Recommended Age, Grade, and Reading Levels
- Age: 4 to 7
- Grade: p to 2
- Reading age: 4 to 7
A brand-new look for a classic story.
First published in 1979, this was the first of Robert Munsch’s oral stories to be turned into a book. Since then, it has made countless children (and adults) all around the world laugh out loud.
When Jule Ann goes outside, a mud puddle jumps on her and gets her dirty all over. No sooner does her mother scrub her clean than she ventures out again, only to be pounced upon by the pesky mud puddle. The cycle continues until finally Jule Ann gets the better of the mud puddle with cheerful ingenuity and two bars of smelly yellow soap.
Lively, clever artwork by award-winning illustrator Dusan Petricic gives this bestselling picture book a fresh and energetic look that will charm a new generation of young readers.
About the authors
El reconocido narrador ROBERT MUNSCH ha escrito decenas de libros para niños, entre ellos: Paper Bag Princess y Mortimer. Él vive con su familia en Guelph, Ontario.
Duan Petricic was born in Belgrade, Yugoslavia, but loved to pretend that he grew up in Zemun, an old city located just across the river (and now a part of Belgrade). As a boy he did all the forbidden things that children do, but what Duan loved most was to draw. He started drawing at age four and, encouraged by his parents, he never stopped. He found inspiration in everything, and drawing became a way to communicate with the people around him. Two books that were very important to his childhood were an old encyclopedia with lots of pictures and The Boys from Pavel’s Street by Ferenc Molnár. Early on, he was moved by the drawings found within the encyclopedia. As he grew older, he adored many artists, including Leonardo da Vinci, Dürer, and Picasso. Duan has been illustrating children’s books for many years. He has received numerous honors and awards for his work, in North America and internationally, including an IBBY Certificate of Honour and an Alberta Book Award for On Tumbledown Hill (Red Deer Press). The Longitude Prize (FSG) was selected as a Robert F. Siebert Honor Book for a Distinguished Informative Book for Children in the US. His beautiful, evocative illustrations for Mattland (2009) by Hazel Hutchins and Gail Herbert garnered Duan the Amelia Frances Howard-Gibbon Illustrator’s Award from the Canadian Library Association as well as the Marilyn Baillie Picture Book Award. His illustrations for Better Together (2011) by Sheryl and Simon Shapiro were described as “sublime” by Kirkus Reviews. When it came time to reissue Robert Munsch’s Mud Puddle (2012), Duan was Annick’s first choice to reillustrate the classic. The results are a fresh and energetic look that will delight a whole new generation of young Munsch fans. Duan’s latest book, The Man with the Violin (2013), was greeted with rave reviews, including starred reviews in Kirkus and uill & uire. Written by Kathy Stinson, this beautifully evocative picture book tells the true story of world-renowned violinist, Joshua Bell, who conducted an experiment by anonymously playing his priceless violin in the Washington D.C. subway station. Luckily for Duan, his profession is his favorite hobby and he is happy when at work. To young artists he would give this advice: “Think, think, think, think, draw!” Duan lives in Toronto where he is a regular contributor as an editorial cartoonist in the Toronto Star.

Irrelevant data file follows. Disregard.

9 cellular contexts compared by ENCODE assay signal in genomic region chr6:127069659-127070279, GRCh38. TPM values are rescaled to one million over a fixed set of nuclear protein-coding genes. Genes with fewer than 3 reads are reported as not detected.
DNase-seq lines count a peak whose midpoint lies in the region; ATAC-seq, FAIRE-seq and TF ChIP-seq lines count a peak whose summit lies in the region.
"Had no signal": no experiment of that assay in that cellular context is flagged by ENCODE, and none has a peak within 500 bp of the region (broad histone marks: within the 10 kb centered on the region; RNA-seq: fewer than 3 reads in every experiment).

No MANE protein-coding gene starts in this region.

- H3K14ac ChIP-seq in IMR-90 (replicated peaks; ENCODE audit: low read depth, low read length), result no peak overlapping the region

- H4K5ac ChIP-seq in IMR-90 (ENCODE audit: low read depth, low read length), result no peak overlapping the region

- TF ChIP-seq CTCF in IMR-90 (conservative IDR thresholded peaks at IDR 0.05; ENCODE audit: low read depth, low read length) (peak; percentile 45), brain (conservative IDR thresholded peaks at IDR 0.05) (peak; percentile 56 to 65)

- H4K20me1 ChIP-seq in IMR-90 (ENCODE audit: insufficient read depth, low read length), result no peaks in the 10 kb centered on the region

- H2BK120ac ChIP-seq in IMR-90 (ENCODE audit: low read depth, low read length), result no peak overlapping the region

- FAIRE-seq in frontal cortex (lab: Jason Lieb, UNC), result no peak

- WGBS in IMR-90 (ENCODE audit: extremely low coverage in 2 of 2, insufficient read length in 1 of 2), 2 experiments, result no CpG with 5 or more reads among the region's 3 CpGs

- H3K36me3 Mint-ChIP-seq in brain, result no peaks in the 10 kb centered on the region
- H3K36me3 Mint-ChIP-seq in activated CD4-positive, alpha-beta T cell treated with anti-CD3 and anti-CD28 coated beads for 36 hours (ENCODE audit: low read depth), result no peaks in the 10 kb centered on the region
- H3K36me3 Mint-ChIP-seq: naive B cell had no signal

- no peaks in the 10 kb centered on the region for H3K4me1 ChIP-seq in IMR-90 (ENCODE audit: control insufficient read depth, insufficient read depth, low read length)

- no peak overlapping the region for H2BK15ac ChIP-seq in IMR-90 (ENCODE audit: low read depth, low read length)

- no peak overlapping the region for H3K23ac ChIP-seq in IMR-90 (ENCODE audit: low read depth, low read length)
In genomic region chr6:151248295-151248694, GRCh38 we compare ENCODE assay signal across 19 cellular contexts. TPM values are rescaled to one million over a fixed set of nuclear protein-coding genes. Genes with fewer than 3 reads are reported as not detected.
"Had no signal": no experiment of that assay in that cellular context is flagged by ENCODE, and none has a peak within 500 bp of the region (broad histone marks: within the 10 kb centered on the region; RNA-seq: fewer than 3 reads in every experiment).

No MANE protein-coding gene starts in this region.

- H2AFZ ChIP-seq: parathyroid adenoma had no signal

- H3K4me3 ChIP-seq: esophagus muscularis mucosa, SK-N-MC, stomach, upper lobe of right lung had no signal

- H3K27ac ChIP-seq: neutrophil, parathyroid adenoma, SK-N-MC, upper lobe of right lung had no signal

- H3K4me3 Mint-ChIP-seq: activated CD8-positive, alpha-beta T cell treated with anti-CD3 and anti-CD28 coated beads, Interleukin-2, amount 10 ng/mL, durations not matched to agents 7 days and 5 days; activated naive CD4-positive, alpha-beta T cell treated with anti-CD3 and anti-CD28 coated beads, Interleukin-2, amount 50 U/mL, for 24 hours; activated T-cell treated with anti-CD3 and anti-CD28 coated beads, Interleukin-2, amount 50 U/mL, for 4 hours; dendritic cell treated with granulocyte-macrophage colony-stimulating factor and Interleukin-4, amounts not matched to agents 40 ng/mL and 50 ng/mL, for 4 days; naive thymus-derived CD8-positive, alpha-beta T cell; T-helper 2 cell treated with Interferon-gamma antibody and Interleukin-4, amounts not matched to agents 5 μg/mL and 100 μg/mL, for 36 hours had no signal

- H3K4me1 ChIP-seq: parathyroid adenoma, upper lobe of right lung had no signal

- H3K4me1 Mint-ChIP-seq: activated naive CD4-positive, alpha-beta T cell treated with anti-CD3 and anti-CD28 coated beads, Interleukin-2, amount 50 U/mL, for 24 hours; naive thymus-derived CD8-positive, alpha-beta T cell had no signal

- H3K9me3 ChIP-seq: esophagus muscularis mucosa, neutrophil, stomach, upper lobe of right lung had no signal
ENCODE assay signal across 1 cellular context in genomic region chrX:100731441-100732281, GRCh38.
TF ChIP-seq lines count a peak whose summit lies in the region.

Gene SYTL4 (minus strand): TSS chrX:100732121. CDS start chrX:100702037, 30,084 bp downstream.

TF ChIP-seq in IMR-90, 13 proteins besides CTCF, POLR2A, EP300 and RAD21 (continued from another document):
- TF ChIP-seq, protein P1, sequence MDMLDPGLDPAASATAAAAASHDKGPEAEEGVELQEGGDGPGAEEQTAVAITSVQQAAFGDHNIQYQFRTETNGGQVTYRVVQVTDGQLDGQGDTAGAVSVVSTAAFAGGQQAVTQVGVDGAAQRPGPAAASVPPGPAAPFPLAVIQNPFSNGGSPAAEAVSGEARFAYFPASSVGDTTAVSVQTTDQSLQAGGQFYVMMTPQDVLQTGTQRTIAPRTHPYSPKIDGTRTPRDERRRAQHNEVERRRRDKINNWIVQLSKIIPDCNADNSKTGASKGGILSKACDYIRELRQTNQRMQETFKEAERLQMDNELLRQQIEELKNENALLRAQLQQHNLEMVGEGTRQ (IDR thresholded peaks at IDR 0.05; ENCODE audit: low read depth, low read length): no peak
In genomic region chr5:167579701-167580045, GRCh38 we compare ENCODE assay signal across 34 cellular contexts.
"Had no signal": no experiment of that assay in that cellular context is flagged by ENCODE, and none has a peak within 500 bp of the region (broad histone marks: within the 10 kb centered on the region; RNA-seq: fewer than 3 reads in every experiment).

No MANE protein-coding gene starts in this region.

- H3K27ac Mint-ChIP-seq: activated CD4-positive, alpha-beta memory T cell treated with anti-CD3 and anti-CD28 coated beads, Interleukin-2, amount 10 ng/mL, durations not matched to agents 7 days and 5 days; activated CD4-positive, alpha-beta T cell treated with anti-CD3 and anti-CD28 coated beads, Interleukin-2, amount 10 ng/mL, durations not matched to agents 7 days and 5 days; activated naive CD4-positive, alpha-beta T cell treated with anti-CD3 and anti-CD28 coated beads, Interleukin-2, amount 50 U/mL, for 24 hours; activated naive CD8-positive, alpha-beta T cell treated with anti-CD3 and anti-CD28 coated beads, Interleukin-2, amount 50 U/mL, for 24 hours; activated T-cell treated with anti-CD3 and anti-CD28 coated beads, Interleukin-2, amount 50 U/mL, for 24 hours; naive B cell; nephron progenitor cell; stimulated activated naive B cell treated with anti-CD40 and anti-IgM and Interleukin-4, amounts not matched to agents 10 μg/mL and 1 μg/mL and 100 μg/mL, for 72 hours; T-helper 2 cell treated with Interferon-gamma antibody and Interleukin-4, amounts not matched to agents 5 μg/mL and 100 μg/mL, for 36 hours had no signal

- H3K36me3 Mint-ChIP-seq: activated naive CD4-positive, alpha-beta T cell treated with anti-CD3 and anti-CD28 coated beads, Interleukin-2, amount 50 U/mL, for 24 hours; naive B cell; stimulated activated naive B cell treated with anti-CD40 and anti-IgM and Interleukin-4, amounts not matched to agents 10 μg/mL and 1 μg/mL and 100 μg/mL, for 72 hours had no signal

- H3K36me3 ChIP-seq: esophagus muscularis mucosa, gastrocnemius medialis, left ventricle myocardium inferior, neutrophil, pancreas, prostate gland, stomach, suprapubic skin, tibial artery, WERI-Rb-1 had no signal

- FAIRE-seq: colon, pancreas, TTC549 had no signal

“... a perfect example of how Munsch’s stories can elicit joy from, and provide amusement to, both younger and older readers all over the globe.”—CM Reviews, 10/12
“Whether you are a long-time fan of the incredible Robert Munsch or not, you will surely enjoy this clever tale.” —Provo Library Children’s Book Review, 02/15/13
“As always, a delightful Robert Munsch story.”—Resource Links, 12/12
“... young preschoolers will love the mucky action and detail.”—Booklist, 10/12
“[Petricic’s art] gives it a fresh look for young readers and will delight a new audience.”—Sal’s Fiction Addiction, 08/31/12
“This book is sure to be popular with fans of Robert Munsch, young and old.”—Quebec Library Association, 08/13